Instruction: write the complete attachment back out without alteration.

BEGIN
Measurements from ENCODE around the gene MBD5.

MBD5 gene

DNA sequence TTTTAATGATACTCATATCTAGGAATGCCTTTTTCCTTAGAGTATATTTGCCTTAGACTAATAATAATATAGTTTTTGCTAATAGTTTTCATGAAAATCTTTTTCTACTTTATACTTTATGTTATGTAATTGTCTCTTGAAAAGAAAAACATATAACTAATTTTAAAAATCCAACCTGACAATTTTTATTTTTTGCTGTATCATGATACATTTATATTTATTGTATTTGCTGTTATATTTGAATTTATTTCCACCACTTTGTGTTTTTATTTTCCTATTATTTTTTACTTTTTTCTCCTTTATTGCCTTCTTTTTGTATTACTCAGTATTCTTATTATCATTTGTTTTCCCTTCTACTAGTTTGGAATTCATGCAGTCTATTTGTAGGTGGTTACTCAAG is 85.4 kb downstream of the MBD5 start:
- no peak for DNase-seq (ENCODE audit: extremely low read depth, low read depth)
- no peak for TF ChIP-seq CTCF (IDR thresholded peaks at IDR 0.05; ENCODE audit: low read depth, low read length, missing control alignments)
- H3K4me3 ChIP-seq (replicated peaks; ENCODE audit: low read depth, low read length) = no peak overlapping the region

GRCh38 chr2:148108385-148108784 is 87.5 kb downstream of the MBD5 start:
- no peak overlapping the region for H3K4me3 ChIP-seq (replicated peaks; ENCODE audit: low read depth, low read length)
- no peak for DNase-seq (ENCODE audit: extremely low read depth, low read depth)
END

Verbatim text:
Measurements from ENCODE around the gene MBD5.

MBD5 gene

DNA sequence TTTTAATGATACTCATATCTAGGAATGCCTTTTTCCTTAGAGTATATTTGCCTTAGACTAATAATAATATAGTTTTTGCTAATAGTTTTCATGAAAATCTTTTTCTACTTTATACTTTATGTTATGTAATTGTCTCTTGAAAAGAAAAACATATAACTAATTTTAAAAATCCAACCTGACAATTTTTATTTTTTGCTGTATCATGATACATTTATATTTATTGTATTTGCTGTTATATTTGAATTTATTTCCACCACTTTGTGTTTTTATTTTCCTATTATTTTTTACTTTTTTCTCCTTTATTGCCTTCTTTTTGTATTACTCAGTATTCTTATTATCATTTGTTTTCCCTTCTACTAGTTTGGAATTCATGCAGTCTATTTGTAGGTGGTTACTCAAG is 85.4 kb downstream of the MBD5 start:
- no peak for DNase-seq (ENCODE audit: extremely low read depth, low read depth)
- no peak for TF ChIP-seq CTCF (IDR thresholded peaks at IDR 0.05; ENCODE audit: low read depth, low read length, missing control alignments)
- H3K4me3 ChIP-seq (replicated peaks; ENCODE audit: low read depth, low read length) = no peak overlapping the region

GRCh38 chr2:148108385-148108784 is 87.5 kb downstream of the MBD5 start:
- no peak overlapping the region for H3K4me3 ChIP-seq (replicated peaks; ENCODE audit: low read depth, low read length)
- no peak for DNase-seq (ENCODE audit: extremely low read depth, low read depth)